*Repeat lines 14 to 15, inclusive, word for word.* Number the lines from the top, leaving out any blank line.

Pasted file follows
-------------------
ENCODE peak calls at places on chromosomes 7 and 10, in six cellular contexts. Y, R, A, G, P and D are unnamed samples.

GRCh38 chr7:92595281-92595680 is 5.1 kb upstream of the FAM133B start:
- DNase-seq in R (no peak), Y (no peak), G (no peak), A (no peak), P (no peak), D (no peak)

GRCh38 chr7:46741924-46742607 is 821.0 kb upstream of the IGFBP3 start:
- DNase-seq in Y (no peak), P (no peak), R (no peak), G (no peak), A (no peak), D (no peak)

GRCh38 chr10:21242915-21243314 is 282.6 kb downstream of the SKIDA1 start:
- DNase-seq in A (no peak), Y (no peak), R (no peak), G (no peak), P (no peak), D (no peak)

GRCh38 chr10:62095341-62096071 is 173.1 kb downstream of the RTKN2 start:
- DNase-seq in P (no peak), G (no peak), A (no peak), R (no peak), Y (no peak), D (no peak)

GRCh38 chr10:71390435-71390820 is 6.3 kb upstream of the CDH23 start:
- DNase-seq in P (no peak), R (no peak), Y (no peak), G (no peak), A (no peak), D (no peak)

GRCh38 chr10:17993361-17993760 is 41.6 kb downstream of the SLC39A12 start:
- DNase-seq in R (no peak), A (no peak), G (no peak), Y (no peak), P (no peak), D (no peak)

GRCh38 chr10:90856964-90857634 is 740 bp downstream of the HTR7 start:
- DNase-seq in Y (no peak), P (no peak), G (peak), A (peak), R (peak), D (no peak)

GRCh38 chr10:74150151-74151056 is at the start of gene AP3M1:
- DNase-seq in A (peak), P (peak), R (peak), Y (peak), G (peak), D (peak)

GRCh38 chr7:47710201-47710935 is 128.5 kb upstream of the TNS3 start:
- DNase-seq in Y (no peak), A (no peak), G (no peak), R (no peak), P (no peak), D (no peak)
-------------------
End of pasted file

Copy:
GRCh38 chr10:90856964-90857634 is 740 bp downstream of the HTR7 start:
- DNase-seq in Y (no peak), P (no peak), G (peak), A (peak), R (peak), D (no peak)